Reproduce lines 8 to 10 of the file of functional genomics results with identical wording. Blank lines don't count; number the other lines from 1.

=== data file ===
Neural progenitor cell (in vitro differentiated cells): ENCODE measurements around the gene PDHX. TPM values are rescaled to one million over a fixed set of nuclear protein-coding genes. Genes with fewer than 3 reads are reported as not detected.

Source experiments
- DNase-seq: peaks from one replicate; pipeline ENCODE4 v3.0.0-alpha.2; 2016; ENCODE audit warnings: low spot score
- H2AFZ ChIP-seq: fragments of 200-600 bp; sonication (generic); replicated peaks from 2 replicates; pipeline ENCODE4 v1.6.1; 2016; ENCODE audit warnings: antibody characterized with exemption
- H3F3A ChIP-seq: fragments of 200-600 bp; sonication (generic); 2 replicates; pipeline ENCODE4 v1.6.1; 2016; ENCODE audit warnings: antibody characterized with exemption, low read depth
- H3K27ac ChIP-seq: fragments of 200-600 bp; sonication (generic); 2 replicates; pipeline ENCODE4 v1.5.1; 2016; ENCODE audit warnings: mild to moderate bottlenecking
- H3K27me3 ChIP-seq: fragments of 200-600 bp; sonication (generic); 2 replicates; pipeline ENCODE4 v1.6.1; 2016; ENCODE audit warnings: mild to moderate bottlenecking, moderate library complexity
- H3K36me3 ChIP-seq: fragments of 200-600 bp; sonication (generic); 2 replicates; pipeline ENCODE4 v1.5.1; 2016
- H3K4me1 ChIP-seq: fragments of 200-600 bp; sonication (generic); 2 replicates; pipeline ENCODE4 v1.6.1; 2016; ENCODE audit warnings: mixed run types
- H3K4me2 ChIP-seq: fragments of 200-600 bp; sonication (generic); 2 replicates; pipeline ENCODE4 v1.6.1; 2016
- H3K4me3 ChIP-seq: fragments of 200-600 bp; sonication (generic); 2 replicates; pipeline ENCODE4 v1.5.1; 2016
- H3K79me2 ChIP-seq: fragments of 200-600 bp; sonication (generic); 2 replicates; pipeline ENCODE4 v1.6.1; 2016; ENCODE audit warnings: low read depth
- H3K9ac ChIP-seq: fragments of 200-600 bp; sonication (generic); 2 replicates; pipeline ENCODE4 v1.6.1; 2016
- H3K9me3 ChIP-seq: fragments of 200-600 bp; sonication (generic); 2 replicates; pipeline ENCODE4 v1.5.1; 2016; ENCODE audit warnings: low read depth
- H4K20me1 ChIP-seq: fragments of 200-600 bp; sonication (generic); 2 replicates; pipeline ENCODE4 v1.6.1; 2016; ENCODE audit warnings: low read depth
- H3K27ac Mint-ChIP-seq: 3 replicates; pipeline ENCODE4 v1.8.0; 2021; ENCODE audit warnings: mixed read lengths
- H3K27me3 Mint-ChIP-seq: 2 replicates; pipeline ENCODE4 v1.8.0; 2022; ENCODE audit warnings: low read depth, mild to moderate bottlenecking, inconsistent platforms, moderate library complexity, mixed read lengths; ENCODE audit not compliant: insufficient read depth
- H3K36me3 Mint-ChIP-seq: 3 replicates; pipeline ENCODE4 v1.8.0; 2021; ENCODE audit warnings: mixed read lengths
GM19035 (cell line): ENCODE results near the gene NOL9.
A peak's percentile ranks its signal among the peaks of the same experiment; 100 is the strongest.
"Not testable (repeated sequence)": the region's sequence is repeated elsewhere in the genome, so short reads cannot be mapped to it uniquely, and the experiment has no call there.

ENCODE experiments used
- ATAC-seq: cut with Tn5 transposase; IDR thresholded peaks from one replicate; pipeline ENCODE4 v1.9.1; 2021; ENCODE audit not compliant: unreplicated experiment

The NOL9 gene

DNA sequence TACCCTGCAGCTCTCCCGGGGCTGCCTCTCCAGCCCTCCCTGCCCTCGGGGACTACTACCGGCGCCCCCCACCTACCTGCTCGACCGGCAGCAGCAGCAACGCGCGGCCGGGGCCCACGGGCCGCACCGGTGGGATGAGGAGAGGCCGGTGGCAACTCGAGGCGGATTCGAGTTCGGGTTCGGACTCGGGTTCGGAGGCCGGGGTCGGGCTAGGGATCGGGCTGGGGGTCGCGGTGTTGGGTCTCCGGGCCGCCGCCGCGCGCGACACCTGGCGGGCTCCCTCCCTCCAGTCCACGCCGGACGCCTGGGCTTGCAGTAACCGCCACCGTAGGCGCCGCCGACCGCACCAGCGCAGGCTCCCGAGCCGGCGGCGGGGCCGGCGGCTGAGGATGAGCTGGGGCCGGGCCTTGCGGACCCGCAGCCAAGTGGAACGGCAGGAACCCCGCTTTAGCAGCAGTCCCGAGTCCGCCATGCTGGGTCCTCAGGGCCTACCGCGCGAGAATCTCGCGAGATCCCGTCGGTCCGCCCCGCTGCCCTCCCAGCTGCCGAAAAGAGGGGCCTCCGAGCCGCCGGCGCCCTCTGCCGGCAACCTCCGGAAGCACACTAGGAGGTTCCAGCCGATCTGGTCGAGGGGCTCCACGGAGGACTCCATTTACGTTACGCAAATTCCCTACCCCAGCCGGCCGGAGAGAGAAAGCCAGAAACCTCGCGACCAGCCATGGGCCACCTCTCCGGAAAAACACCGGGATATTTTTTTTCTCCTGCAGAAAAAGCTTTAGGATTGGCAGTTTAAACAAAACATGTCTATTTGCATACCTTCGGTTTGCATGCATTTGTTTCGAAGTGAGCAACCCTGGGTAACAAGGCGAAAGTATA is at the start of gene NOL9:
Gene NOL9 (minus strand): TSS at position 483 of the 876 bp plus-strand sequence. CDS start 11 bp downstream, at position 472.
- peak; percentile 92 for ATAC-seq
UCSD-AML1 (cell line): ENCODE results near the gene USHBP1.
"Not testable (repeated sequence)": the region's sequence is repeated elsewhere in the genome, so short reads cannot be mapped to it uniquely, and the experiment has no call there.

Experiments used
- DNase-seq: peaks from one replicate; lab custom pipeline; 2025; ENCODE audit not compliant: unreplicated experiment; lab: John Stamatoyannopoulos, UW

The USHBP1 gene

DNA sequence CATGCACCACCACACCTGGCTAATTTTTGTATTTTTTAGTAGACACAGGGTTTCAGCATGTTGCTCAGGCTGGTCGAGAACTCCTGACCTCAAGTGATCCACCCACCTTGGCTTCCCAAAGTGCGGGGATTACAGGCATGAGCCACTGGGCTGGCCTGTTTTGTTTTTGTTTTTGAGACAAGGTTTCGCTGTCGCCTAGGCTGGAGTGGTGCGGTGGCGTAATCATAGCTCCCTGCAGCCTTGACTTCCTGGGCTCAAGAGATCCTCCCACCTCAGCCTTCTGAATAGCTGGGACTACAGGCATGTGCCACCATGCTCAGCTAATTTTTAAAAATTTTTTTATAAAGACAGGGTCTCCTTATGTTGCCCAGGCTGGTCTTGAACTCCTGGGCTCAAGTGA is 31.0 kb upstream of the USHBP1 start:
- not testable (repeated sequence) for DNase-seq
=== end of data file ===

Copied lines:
- H3K36me3 ChIP-seq: fragments of 200-600 bp; sonication (generic); 2 replicates; pipeline ENCODE4 v1.5.1; 2016
- H3K4me1 ChIP-seq: fragments of 200-600 bp; sonication (generic); 2 replicates; pipeline ENCODE4 v1.6.1; 2016; ENCODE audit warnings: mixed run types
- H3K4me2 ChIP-seq: fragments of 200-600 bp; sonication (generic); 2 replicates; pipeline ENCODE4 v1.6.1; 2016